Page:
OnQ Blog

How far can the AI revolution go? [video]

See a groundbreaking debate on artificial intelligence between renowned physicist Sir Roger Penrose and neuroscientist Dr. Eugene Izhikevich.

Feb 1, 2018

Qualcomm products mentioned within this post are offered by Qualcomm Technologies, Inc. and/or its subsidiaries.

AI debate participants (l to r): James Tagg, Sir Roger Penrose, Matt Grob (moderator), Dr. Eugene Izhikevich, and Oleg Sinyavskiy.

We’re in the early days of AI development, and right now, the entire industry has more questions than answers on how far we can take the AI revolution. There are a lot of unknowns, and there’s an interesting contrast between what AI is now and what it can be. Yes, AI is already doing tremendous things and improving at exponential rates, but it’s still incapable of doing many tasks that humans consider simple or that children can learn in minutes given a few examples. We simply don’t completely know how the human brain works and why it’s so efficient at so many tasks.

Qualcomm Research has been researching AI for over a decade, starting with brain-inspired spiking neural networks, to make the devices and the things we interact with everyday more intelligent. We’ve worked closely with other leaders in AI, from academia to industry, to push AI forward. As you can imagine, we’ve encountered diverse opinions about the future of AI and have continued those discussions and debates to advance our thinking and knowledge, as well as the industry.

To that end, we brought together two world-renowned thinkers in the AI space for a friendly debate: mathematical physicist, author, and professor Sir Roger Penrose and Dr. Eugene Izhikevich, a neuroscientist and the co-founder, Chairman, and CEO of Brain Corporation. What could be better than two titans of AI, with contrasting opinions, having a healthy debate? I had the honor to moderate the debate, which was hosted by Joan and Dr. Irwin Jacobs. The debate format comprised opening statements, moderated questions with the opportunity for rebuttal, and audience questions followed by final statements.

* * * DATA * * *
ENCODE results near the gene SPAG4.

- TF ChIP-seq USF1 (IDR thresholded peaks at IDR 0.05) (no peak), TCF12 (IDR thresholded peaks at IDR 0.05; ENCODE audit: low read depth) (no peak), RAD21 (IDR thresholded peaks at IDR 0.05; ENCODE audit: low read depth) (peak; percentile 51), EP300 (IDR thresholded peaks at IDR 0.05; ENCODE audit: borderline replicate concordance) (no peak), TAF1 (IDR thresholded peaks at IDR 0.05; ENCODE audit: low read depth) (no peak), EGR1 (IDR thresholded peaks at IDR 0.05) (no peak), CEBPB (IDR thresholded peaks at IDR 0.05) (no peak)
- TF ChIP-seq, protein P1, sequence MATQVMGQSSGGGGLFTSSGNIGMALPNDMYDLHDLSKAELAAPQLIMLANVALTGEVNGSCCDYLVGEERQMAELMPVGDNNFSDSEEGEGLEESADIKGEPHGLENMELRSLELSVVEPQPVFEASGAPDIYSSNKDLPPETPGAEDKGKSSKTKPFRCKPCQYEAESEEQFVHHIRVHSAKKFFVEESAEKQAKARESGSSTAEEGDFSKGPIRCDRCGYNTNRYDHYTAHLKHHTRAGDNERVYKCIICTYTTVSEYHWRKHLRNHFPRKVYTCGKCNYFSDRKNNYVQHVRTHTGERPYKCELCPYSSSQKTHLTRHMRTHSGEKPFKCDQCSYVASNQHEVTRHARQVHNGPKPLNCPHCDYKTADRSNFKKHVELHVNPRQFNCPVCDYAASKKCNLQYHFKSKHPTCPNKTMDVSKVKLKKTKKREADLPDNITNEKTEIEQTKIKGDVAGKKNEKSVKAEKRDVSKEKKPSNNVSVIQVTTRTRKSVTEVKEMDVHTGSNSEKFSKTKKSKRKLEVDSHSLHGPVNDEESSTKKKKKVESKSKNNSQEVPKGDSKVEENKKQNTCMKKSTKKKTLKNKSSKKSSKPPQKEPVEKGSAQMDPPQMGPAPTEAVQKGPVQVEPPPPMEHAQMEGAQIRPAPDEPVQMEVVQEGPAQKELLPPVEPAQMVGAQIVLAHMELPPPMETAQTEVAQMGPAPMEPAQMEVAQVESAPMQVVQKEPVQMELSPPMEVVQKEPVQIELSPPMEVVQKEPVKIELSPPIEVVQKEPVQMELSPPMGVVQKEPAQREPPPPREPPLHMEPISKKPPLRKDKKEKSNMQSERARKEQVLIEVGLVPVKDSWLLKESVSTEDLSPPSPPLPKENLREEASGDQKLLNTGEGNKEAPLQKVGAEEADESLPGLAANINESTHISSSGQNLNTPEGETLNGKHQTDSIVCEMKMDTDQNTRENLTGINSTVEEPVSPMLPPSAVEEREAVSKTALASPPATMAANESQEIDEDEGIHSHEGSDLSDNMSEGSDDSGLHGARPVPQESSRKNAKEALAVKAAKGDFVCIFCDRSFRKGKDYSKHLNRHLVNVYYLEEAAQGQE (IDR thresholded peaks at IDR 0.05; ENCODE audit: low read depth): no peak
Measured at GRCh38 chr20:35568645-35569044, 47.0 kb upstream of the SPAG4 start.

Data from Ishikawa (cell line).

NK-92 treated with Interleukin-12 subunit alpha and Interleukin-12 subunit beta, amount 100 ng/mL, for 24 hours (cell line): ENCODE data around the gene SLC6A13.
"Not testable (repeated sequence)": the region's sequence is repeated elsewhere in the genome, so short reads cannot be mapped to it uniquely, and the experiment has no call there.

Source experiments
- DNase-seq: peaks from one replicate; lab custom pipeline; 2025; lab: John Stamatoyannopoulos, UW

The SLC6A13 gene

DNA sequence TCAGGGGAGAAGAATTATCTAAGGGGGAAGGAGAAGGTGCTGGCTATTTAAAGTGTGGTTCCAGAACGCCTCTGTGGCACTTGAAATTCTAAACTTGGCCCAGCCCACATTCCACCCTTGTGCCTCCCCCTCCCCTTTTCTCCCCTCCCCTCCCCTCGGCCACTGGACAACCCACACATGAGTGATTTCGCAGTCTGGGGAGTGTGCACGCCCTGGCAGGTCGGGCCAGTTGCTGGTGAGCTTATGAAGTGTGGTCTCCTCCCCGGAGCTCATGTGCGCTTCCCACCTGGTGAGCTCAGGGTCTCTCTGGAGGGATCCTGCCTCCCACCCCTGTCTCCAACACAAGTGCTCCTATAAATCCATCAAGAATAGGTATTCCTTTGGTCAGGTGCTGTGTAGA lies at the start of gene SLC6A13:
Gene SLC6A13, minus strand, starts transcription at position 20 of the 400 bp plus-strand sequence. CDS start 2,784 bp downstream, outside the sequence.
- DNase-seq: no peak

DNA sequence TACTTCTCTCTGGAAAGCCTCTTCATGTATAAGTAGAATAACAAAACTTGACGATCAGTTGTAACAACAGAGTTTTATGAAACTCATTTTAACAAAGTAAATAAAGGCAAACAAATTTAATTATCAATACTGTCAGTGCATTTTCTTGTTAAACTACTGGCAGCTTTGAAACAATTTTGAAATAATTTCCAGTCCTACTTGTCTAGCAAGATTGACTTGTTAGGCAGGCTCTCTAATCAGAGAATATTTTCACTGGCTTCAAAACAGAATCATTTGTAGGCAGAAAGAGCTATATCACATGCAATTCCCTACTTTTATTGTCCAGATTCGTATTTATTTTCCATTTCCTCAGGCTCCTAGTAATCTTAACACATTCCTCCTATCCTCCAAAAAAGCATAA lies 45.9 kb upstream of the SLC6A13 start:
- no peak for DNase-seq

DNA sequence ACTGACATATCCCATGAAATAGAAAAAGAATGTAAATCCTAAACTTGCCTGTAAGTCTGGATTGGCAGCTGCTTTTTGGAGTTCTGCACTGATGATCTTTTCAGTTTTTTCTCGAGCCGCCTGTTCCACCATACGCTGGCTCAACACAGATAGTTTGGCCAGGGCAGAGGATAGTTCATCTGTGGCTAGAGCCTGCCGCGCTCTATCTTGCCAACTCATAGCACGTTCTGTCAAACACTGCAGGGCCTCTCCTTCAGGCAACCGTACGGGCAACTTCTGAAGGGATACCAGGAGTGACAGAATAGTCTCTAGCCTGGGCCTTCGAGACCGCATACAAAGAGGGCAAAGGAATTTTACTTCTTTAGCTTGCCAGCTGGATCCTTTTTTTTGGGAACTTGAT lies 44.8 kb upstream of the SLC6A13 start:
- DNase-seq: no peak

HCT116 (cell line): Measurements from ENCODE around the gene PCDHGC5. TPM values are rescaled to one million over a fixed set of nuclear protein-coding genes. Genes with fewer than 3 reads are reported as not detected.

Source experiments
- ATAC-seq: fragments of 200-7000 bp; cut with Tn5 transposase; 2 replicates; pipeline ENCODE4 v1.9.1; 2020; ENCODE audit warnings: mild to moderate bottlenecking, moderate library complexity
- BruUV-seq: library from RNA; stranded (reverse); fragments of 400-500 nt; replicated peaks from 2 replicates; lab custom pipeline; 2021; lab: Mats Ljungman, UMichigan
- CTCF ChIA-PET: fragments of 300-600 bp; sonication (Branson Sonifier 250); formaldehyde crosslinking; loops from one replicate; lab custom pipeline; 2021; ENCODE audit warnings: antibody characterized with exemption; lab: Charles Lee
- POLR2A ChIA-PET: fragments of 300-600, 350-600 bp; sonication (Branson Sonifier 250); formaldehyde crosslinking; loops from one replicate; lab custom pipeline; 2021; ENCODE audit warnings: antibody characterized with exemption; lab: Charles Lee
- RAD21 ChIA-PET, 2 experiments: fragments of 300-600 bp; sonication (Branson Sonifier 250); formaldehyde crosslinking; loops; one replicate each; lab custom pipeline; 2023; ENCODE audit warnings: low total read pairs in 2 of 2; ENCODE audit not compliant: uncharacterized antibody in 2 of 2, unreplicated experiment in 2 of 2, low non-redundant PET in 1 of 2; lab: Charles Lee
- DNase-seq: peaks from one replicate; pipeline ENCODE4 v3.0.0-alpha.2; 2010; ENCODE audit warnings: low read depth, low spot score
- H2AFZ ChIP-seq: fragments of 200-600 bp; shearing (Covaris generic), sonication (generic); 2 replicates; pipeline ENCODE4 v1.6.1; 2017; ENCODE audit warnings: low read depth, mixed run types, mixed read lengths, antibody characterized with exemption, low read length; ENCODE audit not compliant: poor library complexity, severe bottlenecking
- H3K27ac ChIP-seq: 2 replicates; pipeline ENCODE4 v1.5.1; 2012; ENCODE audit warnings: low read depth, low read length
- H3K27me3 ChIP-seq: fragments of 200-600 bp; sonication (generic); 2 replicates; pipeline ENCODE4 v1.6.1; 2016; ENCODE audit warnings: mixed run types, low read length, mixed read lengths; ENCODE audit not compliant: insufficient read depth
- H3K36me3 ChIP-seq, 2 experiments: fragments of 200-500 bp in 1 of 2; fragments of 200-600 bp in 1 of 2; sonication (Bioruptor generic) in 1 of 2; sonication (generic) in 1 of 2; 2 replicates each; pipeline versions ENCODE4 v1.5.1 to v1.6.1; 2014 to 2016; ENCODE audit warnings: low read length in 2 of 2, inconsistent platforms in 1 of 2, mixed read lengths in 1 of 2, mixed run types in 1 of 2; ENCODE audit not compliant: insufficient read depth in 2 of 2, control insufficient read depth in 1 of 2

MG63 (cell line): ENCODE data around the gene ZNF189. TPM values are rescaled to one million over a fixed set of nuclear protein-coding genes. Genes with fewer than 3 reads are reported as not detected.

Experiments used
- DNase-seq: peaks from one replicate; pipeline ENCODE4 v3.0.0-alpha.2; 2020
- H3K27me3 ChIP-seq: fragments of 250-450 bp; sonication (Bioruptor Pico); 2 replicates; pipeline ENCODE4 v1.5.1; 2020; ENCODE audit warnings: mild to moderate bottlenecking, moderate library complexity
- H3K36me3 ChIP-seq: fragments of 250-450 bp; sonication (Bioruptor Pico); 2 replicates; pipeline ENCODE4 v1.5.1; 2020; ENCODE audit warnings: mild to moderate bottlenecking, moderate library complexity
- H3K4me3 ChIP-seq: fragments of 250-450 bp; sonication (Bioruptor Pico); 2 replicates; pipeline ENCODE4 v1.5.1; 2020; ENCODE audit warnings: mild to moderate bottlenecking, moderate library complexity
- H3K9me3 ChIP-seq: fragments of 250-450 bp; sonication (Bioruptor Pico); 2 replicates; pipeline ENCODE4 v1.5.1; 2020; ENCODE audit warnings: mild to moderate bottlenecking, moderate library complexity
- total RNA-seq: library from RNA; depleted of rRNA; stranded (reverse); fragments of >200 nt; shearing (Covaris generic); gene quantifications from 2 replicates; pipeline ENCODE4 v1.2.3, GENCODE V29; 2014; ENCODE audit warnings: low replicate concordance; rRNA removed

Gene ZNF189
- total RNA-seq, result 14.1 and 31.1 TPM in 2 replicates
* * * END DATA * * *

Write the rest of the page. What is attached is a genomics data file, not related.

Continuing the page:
The premise of the debate centered around how far AI will progress. Are we on the verge of artificial general intelligence – machines that possess the true understanding and consciousness that human brains display? Is it possible with the continued advancement of today’s digital technology – custom hardware architectures, novel machine learning algorithms, and more digital gates – to ever achieve such goals? Or, is it the case that digital gates will never be enough and rather we must look to new physics to achieve the conscious intelligence that humans possess?

Eugene made the case that modelling neurons with digital technology can achieve general intelligence that would appear conscious. In effect, a large enough collection of gates based on classical physics is sufficient to emulate the human mind. Roger, however, argued that we need to modify our theories of the physical world to achieve true brain-like functions, such as consciousness and genuine understanding. Specifically, the rules of quantum mechanics need to change in the light of general relativity. His view is that any large collection of digital gates will always fall short of general intelligence.

The point of the debate was not to crown a winner and loser. Rather, it was to learn something new and advance the thinking about AI. The future of AI is still to be determined, but here are some other key insights I gained:

  • There is no agreed upon test for consciousness or understanding. As Eugene explained, as Claude Shannon helped define information theory, we need to define consciousness to further our progress.
  • While existing neuron models for AI are “simple” and may not achieve consciousness, they are providing amazing capabilities today that will only continue to improve.
  • The brain is a complicated biological and chemical system, but biology may not be the only way to achieve consciousness.

Don’t just take my word for it: You can watch highlights of this fascinating debate above, or check it out in its entirety on YouTube.

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